Cutting foreign aid is a mistake — and the consequences will be severe
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As Secretary of State Rex Tillerson prepares to discuss the administration’s budget before the House Foreign Affairs Committee, the time is ripe to thoughtfully consider the benefits of foreign aid. In particular, life-saving health interventions for mothers and children suffering from diseases that are easily treated or prevented in wealthy countries too often gets overlooked.

We each have our own morals and faiths — mine teaches me to help our fellow man, especially when it’s in our power to do so. That’s why I firmly believe global health assistance should remain a budgetary priority for the United States.


My daughter AniellaRose is about to turn two, and every day she is growing, thriving and discovering new things. Like many new parents, we’re thrilled and fascinated with every new word and every new step she takes. We give her all we have and can’t wait to see what the future holds for her.

I’ll admit I’ve taken it for granted that my daughter will be healthy, that she will get her vaccines, and that if she has a cold or bout of diarrhea, she will recover. But it’s not an accident that my daughter thrives — she has everything she needs to do so because she was born in the United States. I want every child, no matter where they are born, to have the same opportunity.

Regardless of ideology, I think we can all agree that no child anywhere should die of something as simple as diarrhea. Yet that is the reality for children around the world who don’t have access to the rotavirus vaccine. Others fall victim to malaria, pneumonia and chronic malnutrition. The fact that these deaths are absolutely preventable makes them all the more tragic.

A lot of people may look at foreign assistance and think it’s a waste of money. That’s simply not true. In fact, because of the U.S. commitment to reducing the child mortality rate, an estimated 100 million children have been saved since 1990. Additionally, maternal mortality rates have dropped 44 percent. Our support for measles and polio eradication efforts have rapidly reduced child deaths in even the most remote corners of the planet.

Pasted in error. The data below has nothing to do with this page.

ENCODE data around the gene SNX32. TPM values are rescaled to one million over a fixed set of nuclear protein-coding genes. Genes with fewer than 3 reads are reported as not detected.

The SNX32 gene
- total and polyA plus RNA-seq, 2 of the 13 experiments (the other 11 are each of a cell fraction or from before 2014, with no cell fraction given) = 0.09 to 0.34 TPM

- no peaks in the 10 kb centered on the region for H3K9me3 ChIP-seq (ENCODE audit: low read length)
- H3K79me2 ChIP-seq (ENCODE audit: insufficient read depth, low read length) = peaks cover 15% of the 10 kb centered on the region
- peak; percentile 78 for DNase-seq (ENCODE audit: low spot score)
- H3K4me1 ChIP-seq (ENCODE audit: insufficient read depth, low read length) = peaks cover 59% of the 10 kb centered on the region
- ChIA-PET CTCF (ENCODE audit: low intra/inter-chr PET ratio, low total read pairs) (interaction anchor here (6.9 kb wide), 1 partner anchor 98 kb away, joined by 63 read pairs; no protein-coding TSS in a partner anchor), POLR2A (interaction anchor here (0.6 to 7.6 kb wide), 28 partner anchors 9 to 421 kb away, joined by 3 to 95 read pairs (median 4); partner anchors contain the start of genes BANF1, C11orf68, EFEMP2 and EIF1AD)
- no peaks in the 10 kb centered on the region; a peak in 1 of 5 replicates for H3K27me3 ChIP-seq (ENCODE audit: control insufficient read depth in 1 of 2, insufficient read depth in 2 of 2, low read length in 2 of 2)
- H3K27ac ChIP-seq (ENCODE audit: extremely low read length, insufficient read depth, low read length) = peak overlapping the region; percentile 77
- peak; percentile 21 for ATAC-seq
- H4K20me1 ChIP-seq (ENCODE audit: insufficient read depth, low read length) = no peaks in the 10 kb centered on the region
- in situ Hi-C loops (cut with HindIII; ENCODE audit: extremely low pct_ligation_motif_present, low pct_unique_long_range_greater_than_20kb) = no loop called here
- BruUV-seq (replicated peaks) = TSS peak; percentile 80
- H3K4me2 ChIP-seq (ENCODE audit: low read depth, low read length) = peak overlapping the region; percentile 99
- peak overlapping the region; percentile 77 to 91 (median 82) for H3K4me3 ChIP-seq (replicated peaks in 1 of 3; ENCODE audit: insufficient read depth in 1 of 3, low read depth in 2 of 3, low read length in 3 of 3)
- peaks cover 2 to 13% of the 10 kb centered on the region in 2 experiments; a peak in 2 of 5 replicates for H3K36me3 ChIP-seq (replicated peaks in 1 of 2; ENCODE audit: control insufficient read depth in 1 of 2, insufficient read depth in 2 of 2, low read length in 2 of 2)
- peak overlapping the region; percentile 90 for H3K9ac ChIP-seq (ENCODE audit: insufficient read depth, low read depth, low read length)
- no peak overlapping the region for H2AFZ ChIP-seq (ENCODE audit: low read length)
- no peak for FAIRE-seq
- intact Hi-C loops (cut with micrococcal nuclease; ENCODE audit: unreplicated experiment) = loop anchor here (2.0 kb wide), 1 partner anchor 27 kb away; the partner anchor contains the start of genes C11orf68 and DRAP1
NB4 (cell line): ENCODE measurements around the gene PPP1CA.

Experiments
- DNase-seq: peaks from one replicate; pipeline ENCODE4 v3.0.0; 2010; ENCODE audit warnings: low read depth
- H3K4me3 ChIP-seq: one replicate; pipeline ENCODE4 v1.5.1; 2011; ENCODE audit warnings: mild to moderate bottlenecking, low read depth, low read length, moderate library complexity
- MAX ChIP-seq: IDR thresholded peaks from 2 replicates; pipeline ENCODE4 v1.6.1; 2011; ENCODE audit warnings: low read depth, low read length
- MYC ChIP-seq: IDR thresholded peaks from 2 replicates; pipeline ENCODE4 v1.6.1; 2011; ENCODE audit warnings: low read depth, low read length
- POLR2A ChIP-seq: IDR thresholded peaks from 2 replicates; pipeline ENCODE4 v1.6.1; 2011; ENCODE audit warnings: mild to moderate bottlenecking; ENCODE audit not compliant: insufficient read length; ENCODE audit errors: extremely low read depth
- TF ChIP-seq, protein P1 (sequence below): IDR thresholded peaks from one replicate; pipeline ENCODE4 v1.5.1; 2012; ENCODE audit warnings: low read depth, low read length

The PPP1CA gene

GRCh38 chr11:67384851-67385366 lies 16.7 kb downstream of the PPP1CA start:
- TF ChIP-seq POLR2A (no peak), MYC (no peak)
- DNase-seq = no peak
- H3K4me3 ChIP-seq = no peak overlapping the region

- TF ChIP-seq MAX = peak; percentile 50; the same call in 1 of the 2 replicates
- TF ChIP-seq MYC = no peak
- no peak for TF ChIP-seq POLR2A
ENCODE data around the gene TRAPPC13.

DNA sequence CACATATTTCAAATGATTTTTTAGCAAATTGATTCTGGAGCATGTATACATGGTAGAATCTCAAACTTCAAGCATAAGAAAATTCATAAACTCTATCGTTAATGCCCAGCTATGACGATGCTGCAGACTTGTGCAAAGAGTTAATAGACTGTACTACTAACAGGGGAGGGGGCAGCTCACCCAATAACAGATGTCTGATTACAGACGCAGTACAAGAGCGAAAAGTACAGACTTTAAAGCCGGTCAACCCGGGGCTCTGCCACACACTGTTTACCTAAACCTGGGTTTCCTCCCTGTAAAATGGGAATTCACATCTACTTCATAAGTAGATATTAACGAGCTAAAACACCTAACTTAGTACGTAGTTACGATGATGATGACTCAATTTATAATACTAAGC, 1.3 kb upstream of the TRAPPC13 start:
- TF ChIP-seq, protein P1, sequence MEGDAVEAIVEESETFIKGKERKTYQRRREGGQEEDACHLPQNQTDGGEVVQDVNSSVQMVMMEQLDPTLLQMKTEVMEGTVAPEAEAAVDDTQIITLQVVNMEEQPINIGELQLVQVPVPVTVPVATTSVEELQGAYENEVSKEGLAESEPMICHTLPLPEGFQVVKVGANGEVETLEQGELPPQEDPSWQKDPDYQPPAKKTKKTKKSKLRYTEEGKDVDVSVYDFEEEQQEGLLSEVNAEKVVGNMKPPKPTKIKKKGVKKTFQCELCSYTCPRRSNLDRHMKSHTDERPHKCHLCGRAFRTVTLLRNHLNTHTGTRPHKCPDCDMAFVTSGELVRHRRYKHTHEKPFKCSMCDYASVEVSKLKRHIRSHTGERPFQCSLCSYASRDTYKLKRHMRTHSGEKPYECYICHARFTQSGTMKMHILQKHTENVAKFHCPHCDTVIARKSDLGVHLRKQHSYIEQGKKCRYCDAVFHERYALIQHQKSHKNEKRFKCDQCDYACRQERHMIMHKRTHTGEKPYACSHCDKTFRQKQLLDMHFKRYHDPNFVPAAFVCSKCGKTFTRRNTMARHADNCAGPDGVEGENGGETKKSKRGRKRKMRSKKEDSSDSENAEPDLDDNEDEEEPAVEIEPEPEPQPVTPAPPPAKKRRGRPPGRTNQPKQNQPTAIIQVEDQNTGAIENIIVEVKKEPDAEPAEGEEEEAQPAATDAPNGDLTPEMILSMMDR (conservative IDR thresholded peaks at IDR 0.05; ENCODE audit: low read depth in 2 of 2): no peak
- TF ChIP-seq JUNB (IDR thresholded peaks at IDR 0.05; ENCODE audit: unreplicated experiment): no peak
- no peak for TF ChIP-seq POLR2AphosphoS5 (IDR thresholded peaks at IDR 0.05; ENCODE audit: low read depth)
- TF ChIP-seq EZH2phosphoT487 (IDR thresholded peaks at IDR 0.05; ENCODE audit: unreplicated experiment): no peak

With simple, cost effective interventions — like immunizations; treatment for diarrhea, pneumonia, and malaria; and improved sanitation — millions of children are alive today that otherwise wouldn’t be. For more than 200 years, Americans have spoken of their country as a city on a hill — a shining beacon and example to the world. We pride ourselves on being a benevolent hegemon. Our place in the world is indispensable because we don’t seek an expansive empire and dominion — we export freedom, technology, progress and a chance for individuals to make their own lot in life.

The drastic decline in “under five” deaths is one of the most unheralded successes in international development. In 2015 alone, 18 million children under five improved their nutritional intake thanks to support from U.S. programs. Children who get the right nutrition early are 10-times more likely to overcome life-threatening childhood diseases. They are also more likely to achieve higher levels of education. Growing evidence also suggests a strong positive correlation between nutrition and lifetime earnings. Think of the impact — for every dollar invested in nutrition, we see a $16 return. If that’s not a smart, worthwhile investment, I don’t know what is.

By slashing our foreign aid budget, we risk undoing 30 years of remarkable progress. We are at the point of being able to end preventable maternal and child deaths in low-income countries if we wanted to. The treatments are there; it’s just the political will that is missing. Unfortunately, it’s the smallest and most vulnerable — children my daughter’s age — who will pay the price for inaction.

As we prepare to discuss the fiscal year 2018 federal budget, I’d like my colleagues in Congress to focus on how to make vaccines and other life-saving interventions available to more kids in the world. The United States has been a leader in child survival for so many years. Let’s build on that progress and continue being a shining example to the world.

Donovan represents New York’s 11th District and is a member of the Foreign Affairs Committee.

The views expressed by this author are their own and are not the views of The Hill.